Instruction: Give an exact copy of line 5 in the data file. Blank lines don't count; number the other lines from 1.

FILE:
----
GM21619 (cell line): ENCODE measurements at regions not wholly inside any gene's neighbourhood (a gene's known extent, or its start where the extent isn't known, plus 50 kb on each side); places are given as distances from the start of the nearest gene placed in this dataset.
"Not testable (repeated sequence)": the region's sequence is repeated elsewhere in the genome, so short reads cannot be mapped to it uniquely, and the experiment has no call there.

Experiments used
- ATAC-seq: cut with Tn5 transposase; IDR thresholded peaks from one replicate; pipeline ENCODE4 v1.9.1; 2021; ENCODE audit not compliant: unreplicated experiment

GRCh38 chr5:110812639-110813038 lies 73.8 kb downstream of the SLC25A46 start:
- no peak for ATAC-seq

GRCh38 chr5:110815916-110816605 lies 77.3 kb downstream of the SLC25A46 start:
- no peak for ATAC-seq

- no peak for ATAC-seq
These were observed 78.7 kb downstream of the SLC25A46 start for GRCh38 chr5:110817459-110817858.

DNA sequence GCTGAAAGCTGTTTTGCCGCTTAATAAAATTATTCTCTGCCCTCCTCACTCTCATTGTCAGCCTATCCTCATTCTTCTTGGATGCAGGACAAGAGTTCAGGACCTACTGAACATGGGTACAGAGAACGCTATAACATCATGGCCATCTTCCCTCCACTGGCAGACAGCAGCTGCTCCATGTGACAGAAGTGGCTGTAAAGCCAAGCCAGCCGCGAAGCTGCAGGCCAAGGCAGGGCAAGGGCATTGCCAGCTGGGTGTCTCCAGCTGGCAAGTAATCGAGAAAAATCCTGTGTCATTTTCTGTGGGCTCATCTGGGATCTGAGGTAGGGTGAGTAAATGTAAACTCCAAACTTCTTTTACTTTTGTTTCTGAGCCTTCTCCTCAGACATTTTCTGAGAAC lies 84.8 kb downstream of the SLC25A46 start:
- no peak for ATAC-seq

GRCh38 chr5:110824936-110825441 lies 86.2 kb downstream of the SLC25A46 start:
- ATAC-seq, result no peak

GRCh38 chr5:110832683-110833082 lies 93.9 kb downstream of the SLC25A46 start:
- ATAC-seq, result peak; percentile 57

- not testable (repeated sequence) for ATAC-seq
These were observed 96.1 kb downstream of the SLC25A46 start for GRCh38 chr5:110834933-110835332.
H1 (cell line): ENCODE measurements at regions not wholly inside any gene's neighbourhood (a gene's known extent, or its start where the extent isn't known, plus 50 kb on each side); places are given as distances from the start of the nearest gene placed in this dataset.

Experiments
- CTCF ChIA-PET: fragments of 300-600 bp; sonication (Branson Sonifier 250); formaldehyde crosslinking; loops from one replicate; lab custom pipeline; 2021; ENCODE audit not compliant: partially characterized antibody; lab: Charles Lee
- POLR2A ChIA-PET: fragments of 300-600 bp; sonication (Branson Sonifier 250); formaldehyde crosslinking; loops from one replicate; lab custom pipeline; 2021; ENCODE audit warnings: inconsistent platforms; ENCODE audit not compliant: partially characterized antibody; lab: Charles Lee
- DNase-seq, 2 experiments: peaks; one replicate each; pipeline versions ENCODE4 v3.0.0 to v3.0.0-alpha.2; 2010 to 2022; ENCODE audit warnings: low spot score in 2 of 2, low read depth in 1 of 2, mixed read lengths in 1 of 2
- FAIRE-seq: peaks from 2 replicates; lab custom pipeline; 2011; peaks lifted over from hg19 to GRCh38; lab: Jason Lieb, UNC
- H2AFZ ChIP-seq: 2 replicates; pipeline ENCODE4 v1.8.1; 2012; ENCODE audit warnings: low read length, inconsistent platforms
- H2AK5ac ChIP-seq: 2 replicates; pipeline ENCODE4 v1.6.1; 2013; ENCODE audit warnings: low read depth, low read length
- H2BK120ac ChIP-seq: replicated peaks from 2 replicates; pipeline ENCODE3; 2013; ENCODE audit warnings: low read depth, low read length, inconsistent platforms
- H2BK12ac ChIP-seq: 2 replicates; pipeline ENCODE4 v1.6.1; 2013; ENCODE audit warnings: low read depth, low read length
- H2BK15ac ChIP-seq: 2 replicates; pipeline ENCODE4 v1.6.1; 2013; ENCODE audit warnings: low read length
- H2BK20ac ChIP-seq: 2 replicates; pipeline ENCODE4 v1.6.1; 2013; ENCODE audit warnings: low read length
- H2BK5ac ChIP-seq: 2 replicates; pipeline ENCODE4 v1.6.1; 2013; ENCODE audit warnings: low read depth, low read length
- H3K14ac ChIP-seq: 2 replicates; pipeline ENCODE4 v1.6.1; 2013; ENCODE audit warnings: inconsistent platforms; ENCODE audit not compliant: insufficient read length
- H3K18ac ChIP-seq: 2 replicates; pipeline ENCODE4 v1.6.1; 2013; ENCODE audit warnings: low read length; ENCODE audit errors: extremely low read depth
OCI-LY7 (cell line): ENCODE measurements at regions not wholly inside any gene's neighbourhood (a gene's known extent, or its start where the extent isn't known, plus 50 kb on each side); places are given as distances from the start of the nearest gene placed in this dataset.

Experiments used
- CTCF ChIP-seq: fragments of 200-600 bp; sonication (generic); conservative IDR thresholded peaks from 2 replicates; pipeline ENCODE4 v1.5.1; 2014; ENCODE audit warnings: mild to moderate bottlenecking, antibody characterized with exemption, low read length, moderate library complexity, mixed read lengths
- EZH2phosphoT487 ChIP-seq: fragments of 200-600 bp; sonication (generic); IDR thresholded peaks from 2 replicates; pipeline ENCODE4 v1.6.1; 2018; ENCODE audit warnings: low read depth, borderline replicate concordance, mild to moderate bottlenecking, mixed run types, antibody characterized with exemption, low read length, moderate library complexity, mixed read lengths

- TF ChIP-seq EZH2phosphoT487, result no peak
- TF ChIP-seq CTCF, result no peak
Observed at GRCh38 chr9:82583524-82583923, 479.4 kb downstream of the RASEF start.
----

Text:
GRCh38 chr5:110812639-110813038 lies 73.8 kb downstream of the SLC25A46 start: